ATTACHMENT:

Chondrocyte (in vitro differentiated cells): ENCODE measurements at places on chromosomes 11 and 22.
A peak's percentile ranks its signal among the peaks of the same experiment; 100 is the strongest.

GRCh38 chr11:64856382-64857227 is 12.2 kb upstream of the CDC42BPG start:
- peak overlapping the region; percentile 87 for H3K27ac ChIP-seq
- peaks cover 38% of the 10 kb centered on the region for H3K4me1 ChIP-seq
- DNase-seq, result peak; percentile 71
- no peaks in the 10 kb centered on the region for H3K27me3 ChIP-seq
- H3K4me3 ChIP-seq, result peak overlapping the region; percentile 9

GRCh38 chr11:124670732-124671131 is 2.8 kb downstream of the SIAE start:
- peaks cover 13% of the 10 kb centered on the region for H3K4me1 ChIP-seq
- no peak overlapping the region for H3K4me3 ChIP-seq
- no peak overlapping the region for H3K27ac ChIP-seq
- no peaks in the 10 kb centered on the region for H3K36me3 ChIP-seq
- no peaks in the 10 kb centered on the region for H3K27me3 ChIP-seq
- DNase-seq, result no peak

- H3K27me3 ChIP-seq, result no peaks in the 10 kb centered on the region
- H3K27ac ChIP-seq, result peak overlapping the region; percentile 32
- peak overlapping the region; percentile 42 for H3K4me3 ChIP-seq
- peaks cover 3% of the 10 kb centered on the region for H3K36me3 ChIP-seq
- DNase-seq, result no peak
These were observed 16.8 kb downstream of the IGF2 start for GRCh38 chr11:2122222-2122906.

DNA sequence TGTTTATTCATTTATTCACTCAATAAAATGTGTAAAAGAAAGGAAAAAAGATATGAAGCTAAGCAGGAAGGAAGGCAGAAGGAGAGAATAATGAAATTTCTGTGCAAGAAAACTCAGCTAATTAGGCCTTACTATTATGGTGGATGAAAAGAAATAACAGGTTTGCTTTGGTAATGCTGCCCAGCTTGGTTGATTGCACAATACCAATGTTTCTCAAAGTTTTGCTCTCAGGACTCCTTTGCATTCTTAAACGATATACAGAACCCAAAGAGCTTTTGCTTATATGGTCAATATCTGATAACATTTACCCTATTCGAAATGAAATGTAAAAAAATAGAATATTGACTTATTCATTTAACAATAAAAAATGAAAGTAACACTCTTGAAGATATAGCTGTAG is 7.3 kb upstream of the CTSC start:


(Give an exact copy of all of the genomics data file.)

Chondrocyte (in vitro differentiated cells): ENCODE measurements at places on chromosomes 11 and 22.
A peak's percentile ranks its signal among the peaks of the same experiment; 100 is the strongest.

GRCh38 chr11:64856382-64857227 is 12.2 kb upstream of the CDC42BPG start:
- peak overlapping the region; percentile 87 for H3K27ac ChIP-seq
- peaks cover 38% of the 10 kb centered on the region for H3K4me1 ChIP-seq
- DNase-seq, result peak; percentile 71
- no peaks in the 10 kb centered on the region for H3K27me3 ChIP-seq
- H3K4me3 ChIP-seq, result peak overlapping the region; percentile 9

GRCh38 chr11:124670732-124671131 is 2.8 kb downstream of the SIAE start:
- peaks cover 13% of the 10 kb centered on the region for H3K4me1 ChIP-seq
- no peak overlapping the region for H3K4me3 ChIP-seq
- no peak overlapping the region for H3K27ac ChIP-seq
- no peaks in the 10 kb centered on the region for H3K36me3 ChIP-seq
- no peaks in the 10 kb centered on the region for H3K27me3 ChIP-seq
- DNase-seq, result no peak

- H3K27me3 ChIP-seq, result no peaks in the 10 kb centered on the region
- H3K27ac ChIP-seq, result peak overlapping the region; percentile 32
- peak overlapping the region; percentile 42 for H3K4me3 ChIP-seq
- peaks cover 3% of the 10 kb centered on the region for H3K36me3 ChIP-seq
- DNase-seq, result no peak
These were observed 16.8 kb downstream of the IGF2 start for GRCh38 chr11:2122222-2122906.

DNA sequence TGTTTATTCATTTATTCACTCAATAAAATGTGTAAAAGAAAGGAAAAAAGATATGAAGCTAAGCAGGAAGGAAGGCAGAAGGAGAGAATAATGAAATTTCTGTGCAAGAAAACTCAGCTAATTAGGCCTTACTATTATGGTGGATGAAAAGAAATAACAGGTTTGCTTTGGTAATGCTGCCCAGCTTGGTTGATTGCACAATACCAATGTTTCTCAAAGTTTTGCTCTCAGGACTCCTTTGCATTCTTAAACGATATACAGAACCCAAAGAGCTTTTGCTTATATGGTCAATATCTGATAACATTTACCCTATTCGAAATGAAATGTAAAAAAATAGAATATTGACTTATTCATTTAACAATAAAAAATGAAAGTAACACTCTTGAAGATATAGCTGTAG is 7.3 kb upstream of the CTSC start: